Think about how your expectations have changed—and not just last year—when it comes to getting something done, getting something shipped to you, getting a hold of someone at any hour to talk about a service issue.
Or how about a ride to the airport?
Whenever I’m about to fly out of town the first leg of the trip is via Uber to Ted Stevens Anchorage International Airport. I live a little bit outside of the city and I’ve got the trip wired—I know how long it’ll take my rideshare to get to my house, I know how long my ride to the airport will be, and I know how much it’s going to cost.
I rely on that consistency so I can be efficient with my time. If the Uber takes more than five minutes to show up at my place, I wonder what’s going on.
Such technologically aided conveniences have become woven into our lives and those of our customers. Just about anything is only a click away. Indeed, the Amazons, Ubers, Lyfts, and more have changed customer perceptions of what to expect.
I’ve got another example of big recent changes in how customers approach who they do business with, and it has to do with my teenage son taking his girlfriend out to a nice dinner.
He wanted to know the best restaurant in town, so I told him where it was and expected him to have a great time. Afterward, he came home and I asked him how he liked the place that I recommended.
“We didn’t go,” he said, “I looked them up on Google and they only had three stars, so we went somewhere with five.”
That’s just the new reality—people in their late teens and early 20s trust Google more than their own parents when it comes to selecting a good restaurant.
All Things Speed
Recently, when dealing with certain insurance companies, I’ve noticed a change in what they’re looking for. They were definitely nicer early on in the pandemic, but I’ve noticed a shift and I’ve heard, word of mouth, that it’s happening across the country: They never used to care how long a repair would take, but suddenly they’re all about speed.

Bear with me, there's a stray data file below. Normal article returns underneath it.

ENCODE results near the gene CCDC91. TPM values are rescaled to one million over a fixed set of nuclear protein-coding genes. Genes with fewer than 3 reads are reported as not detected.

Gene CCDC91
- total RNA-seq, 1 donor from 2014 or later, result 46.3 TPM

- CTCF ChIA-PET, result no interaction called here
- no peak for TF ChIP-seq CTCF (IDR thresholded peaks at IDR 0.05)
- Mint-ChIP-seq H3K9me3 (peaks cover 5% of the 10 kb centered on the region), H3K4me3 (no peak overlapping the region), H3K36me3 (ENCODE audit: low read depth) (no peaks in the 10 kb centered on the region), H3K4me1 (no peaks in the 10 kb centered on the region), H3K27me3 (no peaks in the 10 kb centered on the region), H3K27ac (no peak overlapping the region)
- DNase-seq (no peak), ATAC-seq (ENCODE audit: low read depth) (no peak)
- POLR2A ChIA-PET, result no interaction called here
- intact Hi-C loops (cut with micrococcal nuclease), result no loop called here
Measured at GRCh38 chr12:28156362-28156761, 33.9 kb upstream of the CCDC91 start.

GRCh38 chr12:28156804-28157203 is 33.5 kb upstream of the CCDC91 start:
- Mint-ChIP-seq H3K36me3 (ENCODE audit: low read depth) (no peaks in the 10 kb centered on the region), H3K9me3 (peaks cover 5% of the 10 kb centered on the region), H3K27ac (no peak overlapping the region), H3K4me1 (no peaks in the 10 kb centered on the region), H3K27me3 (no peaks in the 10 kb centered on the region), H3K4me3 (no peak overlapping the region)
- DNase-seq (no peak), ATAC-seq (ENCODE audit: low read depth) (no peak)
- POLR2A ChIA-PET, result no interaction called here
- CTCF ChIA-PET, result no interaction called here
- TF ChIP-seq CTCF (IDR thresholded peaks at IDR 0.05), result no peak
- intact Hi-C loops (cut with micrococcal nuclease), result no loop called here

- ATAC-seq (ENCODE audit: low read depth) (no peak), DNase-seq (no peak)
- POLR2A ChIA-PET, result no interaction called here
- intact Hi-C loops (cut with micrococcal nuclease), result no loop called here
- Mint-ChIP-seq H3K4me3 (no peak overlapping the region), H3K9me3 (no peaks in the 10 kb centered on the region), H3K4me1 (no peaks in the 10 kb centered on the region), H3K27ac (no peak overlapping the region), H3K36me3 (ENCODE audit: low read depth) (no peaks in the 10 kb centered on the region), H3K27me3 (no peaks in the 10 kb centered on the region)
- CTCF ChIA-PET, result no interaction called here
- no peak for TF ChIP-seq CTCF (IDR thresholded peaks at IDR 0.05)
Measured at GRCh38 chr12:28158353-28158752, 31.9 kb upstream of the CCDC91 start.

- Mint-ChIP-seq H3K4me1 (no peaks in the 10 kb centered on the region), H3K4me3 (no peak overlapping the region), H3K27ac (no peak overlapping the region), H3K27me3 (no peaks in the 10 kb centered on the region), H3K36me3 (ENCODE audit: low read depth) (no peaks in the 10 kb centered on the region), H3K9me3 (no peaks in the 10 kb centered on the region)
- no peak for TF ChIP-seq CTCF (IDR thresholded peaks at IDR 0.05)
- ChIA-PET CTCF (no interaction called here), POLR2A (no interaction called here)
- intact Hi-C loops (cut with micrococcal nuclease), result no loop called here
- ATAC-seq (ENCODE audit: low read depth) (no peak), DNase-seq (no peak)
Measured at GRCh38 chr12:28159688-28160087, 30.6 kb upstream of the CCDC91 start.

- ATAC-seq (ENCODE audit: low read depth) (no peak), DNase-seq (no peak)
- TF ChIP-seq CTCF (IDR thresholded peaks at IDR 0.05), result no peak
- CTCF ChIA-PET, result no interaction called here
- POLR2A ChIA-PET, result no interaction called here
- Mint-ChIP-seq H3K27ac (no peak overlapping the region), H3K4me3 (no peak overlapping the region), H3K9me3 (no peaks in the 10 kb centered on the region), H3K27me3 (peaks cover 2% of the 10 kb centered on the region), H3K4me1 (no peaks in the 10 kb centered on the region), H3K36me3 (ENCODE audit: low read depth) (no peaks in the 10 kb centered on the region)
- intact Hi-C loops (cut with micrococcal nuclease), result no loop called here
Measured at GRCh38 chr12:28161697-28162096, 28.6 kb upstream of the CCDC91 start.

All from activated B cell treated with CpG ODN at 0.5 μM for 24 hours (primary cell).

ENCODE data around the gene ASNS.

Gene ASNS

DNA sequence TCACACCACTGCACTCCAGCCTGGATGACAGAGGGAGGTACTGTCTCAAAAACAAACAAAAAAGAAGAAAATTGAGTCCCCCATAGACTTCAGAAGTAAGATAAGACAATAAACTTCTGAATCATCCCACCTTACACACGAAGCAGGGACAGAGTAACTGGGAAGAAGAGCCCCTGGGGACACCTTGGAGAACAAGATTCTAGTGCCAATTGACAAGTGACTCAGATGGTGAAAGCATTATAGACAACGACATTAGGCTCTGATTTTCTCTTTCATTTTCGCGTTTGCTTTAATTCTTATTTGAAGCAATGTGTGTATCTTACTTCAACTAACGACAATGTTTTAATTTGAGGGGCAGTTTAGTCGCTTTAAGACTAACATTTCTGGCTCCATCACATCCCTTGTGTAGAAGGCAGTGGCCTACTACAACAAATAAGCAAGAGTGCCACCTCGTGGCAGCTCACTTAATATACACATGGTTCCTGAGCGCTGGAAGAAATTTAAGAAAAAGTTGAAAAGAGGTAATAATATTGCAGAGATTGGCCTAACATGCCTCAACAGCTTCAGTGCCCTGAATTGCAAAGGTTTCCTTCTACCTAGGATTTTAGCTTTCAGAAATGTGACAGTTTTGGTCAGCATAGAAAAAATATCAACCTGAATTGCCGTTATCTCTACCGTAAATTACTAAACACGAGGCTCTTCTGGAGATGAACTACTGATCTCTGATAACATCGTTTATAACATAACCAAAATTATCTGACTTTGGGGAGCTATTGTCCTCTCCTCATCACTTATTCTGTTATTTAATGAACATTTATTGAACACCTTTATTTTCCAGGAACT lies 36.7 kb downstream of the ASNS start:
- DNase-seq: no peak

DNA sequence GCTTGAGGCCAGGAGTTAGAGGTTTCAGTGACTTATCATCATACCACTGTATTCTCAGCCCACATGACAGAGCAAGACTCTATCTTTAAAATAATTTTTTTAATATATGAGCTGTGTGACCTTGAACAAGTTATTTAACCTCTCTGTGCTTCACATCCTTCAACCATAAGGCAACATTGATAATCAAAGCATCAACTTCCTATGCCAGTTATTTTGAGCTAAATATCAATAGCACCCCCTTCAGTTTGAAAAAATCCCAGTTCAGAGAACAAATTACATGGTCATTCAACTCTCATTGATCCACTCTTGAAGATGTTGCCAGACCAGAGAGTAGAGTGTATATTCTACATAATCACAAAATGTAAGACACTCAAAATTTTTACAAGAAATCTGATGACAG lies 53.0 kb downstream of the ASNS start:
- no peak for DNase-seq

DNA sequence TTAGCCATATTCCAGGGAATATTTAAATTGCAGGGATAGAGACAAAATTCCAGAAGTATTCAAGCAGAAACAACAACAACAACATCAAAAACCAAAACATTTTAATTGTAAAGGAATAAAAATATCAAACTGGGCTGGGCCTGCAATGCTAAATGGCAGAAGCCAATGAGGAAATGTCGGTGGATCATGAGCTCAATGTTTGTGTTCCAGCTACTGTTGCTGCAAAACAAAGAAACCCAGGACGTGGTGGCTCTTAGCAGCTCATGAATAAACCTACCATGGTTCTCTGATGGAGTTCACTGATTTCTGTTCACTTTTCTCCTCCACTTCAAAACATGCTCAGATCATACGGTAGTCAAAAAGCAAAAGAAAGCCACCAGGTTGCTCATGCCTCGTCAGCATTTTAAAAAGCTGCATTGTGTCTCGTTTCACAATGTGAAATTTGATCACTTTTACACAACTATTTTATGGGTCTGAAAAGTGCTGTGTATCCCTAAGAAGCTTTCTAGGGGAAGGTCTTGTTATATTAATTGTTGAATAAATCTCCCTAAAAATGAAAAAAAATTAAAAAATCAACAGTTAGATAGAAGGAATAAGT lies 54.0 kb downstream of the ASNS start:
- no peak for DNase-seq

The companies haven’t said exactly why time now suddenly matters, but I have a couple guesses. On the cynical side, it could simply be a cost-saving measure. Take rental car repairs, for example—the quicker those vehicles are back on the road, the more cash for all.
But I hope insurance companies are pushing shops for fast and thorough repairs for another reason: to make customers happy, because they know what customers want. And it’s going to be an adjustment.
Most repairs in Alaska take around 11 days, maybe 13 days during the busiest season. And picking up speed is going to be a challenge anywhere similar where waiting on parts can add to repair times.
But the writing is on the wall, I think, even if insurance later backs off: you have to be the fastest in the nation or get out of the way.
Real World Expectations
This was already in the pipeline before COVID-19, but the pandemic just sped it up—we have fewer points of contact with insurance companies, fewer points of contact with customers. And of course customers’ expectations have changed in other ways as day-to-day life was so altered.
We can take this opportunity—and the pressure that comes with it—to keep improving what we do and to be right there, living up to customers’ expectations.
We’ve been adjusting in a changing world, and the watch word for 2021 might also be “change,” but I think it’s a change for the better, as we keep up with our customers’ real world expectations, and frankly, what we expect from the world ourselves.